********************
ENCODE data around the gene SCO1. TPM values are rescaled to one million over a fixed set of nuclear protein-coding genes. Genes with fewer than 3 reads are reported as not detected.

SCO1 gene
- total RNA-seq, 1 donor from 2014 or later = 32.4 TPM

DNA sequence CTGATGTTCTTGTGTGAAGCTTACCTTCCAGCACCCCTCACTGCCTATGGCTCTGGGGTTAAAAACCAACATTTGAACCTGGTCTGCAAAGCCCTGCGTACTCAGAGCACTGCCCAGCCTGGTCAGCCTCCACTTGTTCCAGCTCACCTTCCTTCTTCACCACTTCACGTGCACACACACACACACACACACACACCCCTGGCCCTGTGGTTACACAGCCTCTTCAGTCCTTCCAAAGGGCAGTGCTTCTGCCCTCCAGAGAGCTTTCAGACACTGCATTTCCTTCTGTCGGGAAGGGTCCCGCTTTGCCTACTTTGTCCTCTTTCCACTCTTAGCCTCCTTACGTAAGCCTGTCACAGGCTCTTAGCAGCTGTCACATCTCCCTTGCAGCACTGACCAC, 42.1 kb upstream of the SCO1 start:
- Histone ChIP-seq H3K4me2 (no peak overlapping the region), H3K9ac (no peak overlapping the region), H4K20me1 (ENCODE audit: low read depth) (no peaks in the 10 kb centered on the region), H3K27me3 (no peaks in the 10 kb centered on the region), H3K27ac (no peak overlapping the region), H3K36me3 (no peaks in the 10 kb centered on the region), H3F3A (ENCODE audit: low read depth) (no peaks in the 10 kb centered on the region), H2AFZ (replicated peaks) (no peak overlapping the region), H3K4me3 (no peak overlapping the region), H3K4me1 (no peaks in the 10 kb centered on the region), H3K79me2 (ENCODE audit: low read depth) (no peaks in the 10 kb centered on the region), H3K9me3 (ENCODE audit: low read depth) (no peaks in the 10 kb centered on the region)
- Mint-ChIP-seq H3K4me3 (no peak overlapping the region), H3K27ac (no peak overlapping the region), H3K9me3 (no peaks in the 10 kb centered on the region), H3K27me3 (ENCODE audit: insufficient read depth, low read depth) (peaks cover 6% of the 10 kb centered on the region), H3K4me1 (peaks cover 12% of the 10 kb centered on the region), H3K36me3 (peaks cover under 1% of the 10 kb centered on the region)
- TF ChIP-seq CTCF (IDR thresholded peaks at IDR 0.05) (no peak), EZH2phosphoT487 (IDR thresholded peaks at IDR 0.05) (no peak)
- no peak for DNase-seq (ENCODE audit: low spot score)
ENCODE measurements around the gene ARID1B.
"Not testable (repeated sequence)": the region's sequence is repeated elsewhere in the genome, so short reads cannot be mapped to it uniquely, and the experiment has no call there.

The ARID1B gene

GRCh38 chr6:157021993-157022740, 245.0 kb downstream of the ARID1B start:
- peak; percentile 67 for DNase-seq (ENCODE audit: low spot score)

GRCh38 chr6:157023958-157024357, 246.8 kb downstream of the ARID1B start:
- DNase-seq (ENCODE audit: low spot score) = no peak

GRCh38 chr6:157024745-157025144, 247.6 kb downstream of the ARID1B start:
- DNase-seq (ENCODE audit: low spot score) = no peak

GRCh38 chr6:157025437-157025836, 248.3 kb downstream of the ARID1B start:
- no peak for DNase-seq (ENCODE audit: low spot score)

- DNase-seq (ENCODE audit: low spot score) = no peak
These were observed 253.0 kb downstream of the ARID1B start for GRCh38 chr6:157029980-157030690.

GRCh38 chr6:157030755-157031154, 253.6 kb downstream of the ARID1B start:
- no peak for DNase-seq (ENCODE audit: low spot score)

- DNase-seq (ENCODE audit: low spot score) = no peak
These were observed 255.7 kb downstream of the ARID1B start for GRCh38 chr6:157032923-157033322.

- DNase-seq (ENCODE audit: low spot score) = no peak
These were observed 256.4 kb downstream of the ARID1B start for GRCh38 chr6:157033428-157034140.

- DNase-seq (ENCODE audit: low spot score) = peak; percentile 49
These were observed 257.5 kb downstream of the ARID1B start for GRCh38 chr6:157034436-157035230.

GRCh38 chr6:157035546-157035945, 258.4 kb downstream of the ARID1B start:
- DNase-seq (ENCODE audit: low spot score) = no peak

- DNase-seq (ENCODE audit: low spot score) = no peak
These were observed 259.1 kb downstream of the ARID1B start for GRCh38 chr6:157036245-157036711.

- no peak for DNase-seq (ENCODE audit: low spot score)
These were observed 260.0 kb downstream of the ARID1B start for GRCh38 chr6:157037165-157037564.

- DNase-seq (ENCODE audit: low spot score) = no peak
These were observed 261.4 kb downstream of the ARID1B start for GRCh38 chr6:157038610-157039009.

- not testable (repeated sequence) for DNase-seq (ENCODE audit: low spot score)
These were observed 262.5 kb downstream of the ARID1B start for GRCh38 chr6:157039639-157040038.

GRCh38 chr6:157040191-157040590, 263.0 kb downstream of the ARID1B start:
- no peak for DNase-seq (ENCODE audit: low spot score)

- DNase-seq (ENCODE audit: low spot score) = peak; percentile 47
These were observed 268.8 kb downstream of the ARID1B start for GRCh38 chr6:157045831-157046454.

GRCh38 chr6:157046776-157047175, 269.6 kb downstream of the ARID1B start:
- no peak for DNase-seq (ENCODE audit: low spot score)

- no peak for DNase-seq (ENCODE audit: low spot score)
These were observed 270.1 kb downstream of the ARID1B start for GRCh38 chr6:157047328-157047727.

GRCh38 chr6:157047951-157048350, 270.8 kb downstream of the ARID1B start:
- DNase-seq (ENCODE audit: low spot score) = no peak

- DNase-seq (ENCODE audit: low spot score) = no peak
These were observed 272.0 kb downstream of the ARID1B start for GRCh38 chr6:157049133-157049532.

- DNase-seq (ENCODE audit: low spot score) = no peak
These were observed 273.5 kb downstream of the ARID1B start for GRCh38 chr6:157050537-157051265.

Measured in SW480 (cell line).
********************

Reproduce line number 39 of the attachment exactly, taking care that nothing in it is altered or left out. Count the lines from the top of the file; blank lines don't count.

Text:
These were observed 262.5 kb downstream of the ARID1B start for GRCh38 chr6:157039639-157040038.